QB Winston far from only reason for Buccaneers' slow start

For all the talk about Jameis Winston's inconsistency undermining Tampa Bay's chances of ending a long postseason drought, a porous young secondary also bears some of the responsibility for another poor start for the Buccaneers.

The Bucs (2-6) haven't made the playoffs since 2007 and are in danger of extending the stretch of futility to 12 consecutive years halfway through their first season under coach Bruce Arians, who remains confident the team can turn itself around over the next eight games.

"Like I told them today, there's nobody left on our schedule we can't beat, and there's nobody that can beat us, if we finish ballgames," Arians said Monday, adding he hasn't given any consideration to making drastic lineup changes in the wake of a four-game losing streak that's dropped Tampa Bay into a deep hole in the NFC South.

The Bucs have carried leads into the fourth quarter of three of their six losses, including road setbacks the past two weeks at Tennessee and Seattle, which rallied to beat Tampa Bay 40-34 in overtime on Sunday.

In large part because of injuries that left them down two starters and a key reserve, the Bucs had as many as six rookies on the field at a time, including third-round cornerback Jamel Dean, who had played sparingly this season before being thrown into an expanded role because of an injury Carlton Davis suffered during pregame warmups. The Seahawks repeatedly exploited Dean's inexperience as Russell Wilson threw for 378 yards and five touchdowns.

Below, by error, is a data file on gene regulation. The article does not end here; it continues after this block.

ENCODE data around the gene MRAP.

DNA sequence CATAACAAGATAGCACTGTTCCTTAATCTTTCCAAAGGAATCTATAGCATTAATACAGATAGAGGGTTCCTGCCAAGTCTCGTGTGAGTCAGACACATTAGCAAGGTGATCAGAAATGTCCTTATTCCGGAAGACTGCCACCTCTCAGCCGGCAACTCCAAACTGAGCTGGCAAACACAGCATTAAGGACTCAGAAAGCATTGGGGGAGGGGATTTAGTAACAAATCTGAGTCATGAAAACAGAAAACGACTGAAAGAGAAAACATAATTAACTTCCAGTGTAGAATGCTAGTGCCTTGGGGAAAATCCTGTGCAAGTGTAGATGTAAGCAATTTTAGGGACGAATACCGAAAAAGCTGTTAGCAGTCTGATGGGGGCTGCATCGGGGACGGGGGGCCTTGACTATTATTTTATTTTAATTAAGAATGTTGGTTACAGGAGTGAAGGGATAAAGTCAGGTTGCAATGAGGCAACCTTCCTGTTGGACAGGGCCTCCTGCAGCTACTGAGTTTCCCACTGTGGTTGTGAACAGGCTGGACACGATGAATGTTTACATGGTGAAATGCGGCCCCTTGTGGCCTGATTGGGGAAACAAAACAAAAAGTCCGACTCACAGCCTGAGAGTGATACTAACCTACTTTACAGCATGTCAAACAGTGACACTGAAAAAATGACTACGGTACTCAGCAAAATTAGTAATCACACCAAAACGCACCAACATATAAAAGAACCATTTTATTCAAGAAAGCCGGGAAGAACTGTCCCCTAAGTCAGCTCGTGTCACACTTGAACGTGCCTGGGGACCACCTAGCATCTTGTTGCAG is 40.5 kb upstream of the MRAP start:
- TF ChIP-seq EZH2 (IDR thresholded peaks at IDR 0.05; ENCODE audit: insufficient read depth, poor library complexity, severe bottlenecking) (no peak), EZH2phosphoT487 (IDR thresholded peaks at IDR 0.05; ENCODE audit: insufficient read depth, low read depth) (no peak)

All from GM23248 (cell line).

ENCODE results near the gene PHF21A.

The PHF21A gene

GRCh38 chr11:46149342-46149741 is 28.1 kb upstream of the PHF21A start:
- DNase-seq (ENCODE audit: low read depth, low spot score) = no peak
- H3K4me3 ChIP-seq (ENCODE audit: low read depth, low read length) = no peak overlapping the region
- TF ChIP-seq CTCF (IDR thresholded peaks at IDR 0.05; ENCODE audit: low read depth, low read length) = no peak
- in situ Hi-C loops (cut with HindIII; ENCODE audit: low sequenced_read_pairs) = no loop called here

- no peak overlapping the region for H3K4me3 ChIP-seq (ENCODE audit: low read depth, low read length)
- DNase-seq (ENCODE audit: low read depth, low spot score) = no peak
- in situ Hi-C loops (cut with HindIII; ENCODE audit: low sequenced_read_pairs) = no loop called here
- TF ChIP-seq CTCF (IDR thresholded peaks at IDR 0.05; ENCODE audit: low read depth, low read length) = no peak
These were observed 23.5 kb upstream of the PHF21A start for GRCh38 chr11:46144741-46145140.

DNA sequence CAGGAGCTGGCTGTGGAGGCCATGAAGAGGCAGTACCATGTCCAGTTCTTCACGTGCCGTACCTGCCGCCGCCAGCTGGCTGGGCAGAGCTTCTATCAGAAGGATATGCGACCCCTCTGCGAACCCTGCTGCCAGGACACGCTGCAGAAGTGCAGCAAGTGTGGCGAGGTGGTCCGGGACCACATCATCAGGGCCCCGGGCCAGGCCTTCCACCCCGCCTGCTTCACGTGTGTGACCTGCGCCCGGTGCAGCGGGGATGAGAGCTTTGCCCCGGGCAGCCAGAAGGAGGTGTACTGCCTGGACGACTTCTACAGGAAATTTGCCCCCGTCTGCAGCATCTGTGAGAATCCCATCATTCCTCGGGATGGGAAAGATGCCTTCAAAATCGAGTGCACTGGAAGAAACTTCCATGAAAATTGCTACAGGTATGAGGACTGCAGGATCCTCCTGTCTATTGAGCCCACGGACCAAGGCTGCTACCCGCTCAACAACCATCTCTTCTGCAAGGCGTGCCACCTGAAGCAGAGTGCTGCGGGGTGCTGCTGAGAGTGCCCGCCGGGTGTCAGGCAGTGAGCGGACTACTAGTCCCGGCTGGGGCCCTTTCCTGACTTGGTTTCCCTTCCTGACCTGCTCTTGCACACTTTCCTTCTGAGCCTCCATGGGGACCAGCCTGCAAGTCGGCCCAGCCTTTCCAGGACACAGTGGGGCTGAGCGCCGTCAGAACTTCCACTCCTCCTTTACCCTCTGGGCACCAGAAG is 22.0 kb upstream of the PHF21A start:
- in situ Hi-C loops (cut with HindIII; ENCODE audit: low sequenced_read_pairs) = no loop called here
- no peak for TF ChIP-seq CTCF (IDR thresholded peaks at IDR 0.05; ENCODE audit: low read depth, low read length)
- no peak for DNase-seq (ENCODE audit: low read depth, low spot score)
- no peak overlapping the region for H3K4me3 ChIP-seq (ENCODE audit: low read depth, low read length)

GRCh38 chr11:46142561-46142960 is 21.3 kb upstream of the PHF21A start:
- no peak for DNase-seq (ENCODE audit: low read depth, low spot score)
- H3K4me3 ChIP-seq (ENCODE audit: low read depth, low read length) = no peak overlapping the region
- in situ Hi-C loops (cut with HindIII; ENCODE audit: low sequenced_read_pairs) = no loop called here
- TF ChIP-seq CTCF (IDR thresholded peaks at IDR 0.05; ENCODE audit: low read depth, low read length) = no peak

Arians said defensive coordinator Todd Bowles used a "really simple game plan and we still didn't execute it like we should because we're young at times."

"But that's really not an excuse," Arians added. "We've got to be able to play the last 5 minutes of ballgames better, because we're there to win games."

Arians reiterated that at 2-6, he remains focus on winning now.

"Everything that we do is about winning this week," the coach said. "I can't play any more younger players. They're all playing now."


When Winston takes care of the ball, as he did Sunday when he lost a fumble but didn't throw an interception after turning it over 10 times the previous two weeks, the Bucs have shown they have an offense capable of giving any opponent fits. Wide receivers Mike Evans (50 receptions, 842 yards, 7 TDs) and Chris Godwin (54 receptions, 766 yards, 6 TDs) are having big years. However, there's plenty of room for improvement if the Bucs can find a way to get tight end O.J. Howard, who's missed the past two games with a hamstring injury, more involved in the passing game. Defensively, the Bucs are allowing a league-low 78.1 yards per game and outside linebacker Shaquil Barrett has been one of the league's most dominant pass rushers.


The good news is the Bucs are averaging nearly 29 points per game. The bad news is they're yielding almost 32. A leaky secondary is allowing 293.5 yards per game passing, and eight different receivers have posted 100-yard days against Tampa Bay - tied for the most in the league with Arizona. Howard (13 catches, 176 yards, 0 TDs) has been underutilized the first half of the season, and the third-year pro reportedly attracted interest for other teams at trade deadline. It will be interesting to see if Winston makes a more concerted effort to get Howard the ball more when he returns from injury, possibly this week against the Cardinals.

The Associated Press contributed to this report.